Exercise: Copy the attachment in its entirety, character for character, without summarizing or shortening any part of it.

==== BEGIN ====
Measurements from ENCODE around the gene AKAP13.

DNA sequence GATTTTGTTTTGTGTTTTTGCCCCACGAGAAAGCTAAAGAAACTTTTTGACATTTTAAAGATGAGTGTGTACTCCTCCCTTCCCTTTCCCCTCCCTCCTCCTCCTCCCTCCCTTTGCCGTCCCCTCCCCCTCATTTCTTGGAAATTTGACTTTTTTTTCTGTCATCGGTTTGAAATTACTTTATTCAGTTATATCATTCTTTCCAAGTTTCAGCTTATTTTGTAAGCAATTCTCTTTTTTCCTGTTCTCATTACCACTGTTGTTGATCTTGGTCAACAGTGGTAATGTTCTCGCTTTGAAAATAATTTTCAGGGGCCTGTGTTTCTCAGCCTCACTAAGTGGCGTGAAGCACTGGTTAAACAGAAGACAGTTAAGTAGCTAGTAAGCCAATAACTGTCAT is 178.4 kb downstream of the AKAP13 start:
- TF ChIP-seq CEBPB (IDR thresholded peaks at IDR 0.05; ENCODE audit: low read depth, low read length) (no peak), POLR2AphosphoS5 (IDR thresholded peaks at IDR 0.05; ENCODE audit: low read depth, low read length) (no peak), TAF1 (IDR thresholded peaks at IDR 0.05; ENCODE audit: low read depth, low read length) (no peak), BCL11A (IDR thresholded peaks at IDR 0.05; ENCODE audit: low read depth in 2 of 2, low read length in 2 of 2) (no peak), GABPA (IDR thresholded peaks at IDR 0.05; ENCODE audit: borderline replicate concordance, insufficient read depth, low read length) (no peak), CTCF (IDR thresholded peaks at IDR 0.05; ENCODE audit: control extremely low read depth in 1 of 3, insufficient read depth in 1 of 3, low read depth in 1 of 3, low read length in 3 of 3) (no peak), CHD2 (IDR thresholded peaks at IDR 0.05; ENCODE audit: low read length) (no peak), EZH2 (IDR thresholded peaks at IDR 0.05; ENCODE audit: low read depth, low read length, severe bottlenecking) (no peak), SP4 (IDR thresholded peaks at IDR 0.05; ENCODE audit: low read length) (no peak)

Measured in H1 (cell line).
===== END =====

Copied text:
Measurements from ENCODE around the gene AKAP13.

DNA sequence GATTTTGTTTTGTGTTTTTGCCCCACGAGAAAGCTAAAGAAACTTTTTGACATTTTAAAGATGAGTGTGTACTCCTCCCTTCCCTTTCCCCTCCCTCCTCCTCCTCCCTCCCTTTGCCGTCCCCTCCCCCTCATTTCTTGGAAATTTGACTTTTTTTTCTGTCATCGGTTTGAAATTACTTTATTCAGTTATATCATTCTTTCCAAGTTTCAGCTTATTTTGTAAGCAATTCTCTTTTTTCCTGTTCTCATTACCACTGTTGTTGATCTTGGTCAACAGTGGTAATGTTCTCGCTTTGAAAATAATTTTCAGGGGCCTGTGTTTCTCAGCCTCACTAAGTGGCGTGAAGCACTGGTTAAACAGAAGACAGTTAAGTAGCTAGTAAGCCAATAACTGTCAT is 178.4 kb downstream of the AKAP13 start:
- TF ChIP-seq CEBPB (IDR thresholded peaks at IDR 0.05; ENCODE audit: low read depth, low read length) (no peak), POLR2AphosphoS5 (IDR thresholded peaks at IDR 0.05; ENCODE audit: low read depth, low read length) (no peak), TAF1 (IDR thresholded peaks at IDR 0.05; ENCODE audit: low read depth, low read length) (no peak), BCL11A (IDR thresholded peaks at IDR 0.05; ENCODE audit: low read depth in 2 of 2, low read length in 2 of 2) (no peak), GABPA (IDR thresholded peaks at IDR 0.05; ENCODE audit: borderline replicate concordance, insufficient read depth, low read length) (no peak), CTCF (IDR thresholded peaks at IDR 0.05; ENCODE audit: control extremely low read depth in 1 of 3, insufficient read depth in 1 of 3, low read depth in 1 of 3, low read length in 3 of 3) (no peak), CHD2 (IDR thresholded peaks at IDR 0.05; ENCODE audit: low read length) (no peak), EZH2 (IDR thresholded peaks at IDR 0.05; ENCODE audit: low read depth, low read length, severe bottlenecking) (no peak), SP4 (IDR thresholded peaks at IDR 0.05; ENCODE audit: low read length) (no peak)

Measured in H1 (cell line).